Secular Humanism regarding the question of origin, seems to lean toward the determination “that matter has always existed and given enough time and chance, the end result is what you see around you today.” (Weider, Gutierrez 64). There is a lack of evidence that God exists and man is viewed rather as a machine, having no control over their existence and once man’s life has come to an end, this machine ends (65). Humanists answer questions of identity by believing that, “mankind is a product of evolutionary forces” (66).
Mankind is viewed as a more refined animal, however mankind is not of higher quality over the animal kingdom. The answers to the question of meaning or purpose is, at best, answered on the basis of his or her importance (68). It is up to him or her to give any true benefit to their life, by making an impact in their life (69). Through this, they are able to make a clear and confident impact in another human beings life.
However, since “man is a machine and ultimately not in control of what happens, life cannot have any real value or significance.” (69). Morality and ethics asks what is morally and ethically right versus wrong and how a human being should live, then God must exist to deliver what is right and wrong (71). That being so, secular humanism does not believe in a God, and nor does He exist. Secular Humanists believe that there is no “absolute truth”, and relies heavily on the fact that “truth is dependent upon the individual or society and is subject to change” (71). Secular Humanism is not worried about the question of destiny. Once a human being has passed on, all that matters is what they did do on this earth and making a difference in another person’s life (73).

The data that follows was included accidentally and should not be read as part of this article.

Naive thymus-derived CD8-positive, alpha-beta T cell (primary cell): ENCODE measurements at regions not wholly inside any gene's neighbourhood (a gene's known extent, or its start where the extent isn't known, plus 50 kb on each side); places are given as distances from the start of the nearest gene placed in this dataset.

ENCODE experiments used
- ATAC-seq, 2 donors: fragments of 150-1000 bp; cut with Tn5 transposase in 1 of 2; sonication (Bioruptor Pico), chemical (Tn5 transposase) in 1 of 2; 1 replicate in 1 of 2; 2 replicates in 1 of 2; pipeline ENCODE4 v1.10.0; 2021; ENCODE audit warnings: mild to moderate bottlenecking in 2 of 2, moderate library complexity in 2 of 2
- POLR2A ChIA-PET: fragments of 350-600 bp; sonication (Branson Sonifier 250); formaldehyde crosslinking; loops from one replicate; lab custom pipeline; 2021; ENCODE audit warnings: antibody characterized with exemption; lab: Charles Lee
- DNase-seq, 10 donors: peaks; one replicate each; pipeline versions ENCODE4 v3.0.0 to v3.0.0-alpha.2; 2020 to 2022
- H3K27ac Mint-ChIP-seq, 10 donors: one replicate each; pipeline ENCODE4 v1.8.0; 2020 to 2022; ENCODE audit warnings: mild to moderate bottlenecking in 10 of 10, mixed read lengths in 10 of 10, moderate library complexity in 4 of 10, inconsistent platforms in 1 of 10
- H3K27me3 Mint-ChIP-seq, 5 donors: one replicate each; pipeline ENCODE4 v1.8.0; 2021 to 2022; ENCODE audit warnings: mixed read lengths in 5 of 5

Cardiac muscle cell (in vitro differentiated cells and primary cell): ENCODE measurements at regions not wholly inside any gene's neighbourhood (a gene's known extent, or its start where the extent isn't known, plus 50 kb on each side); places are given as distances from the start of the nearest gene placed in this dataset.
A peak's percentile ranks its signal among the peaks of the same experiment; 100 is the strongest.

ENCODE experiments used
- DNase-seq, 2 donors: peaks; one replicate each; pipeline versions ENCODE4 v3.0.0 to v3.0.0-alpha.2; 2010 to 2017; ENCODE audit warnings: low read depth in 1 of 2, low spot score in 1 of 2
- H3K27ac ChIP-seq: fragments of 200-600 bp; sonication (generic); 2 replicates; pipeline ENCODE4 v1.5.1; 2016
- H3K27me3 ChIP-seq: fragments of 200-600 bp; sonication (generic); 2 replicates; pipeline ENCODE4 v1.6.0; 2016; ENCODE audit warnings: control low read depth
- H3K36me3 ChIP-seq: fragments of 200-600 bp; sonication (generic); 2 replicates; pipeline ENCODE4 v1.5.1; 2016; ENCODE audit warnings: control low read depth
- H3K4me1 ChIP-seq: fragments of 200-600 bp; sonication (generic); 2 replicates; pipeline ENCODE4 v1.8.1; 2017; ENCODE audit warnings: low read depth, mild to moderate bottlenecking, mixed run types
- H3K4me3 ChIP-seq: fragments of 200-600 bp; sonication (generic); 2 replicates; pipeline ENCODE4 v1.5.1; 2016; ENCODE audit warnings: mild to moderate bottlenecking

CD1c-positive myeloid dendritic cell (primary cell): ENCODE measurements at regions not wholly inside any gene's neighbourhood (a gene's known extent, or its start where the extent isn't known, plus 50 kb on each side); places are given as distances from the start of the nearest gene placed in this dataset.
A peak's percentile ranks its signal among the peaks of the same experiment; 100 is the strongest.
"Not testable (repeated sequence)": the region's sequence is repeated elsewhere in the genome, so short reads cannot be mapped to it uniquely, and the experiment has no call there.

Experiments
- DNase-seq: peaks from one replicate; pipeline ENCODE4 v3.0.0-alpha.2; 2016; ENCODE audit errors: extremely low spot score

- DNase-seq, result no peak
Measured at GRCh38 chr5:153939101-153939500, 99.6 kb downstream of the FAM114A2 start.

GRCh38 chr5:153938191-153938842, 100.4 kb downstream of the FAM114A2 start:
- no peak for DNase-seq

The Biblical/Christian worldview, in comparison to secular humanism on the question of origin, is through theism. (65). Through God, and under one God, everything exists. While the secular humanist has no belief in God and man has no control much like a machine, theism believes “God is the first cause, the answer to why there is something rather than nothing” (65). The question of identity through secular humanism believes mankind and the animal kingdom are of equal value, the Biblical/Christian worldview believes that mankind is above the animals, and we are responsible to take care of them (69).
While secular humanists place man and his purpose through impacting others in their lives, the Biblical/Christian worldview believes our purpose is having a personal relationship with God and His Son, Jesus Christ (70). While secular humanists have no mutual agreement on the question of morality, and reject “the absolute truth”, and depends on our society, the Biblical/Christian worldview bases morality or ethics through “Special Revelation” (72). The need for redemption must take place as we were all born in sin, and we can only be saved through Jesus Christ (72). Mankind is not concerned with destiny, through a secular humanist belief. Whereas, the Biblical/Christian worldviews on destiny is “dependent upon a person’s choices and their personal relationship with God” (75).
Dr.Weider, Lew and Dr. Ben Gutierrez. Consider. 2013. Print.
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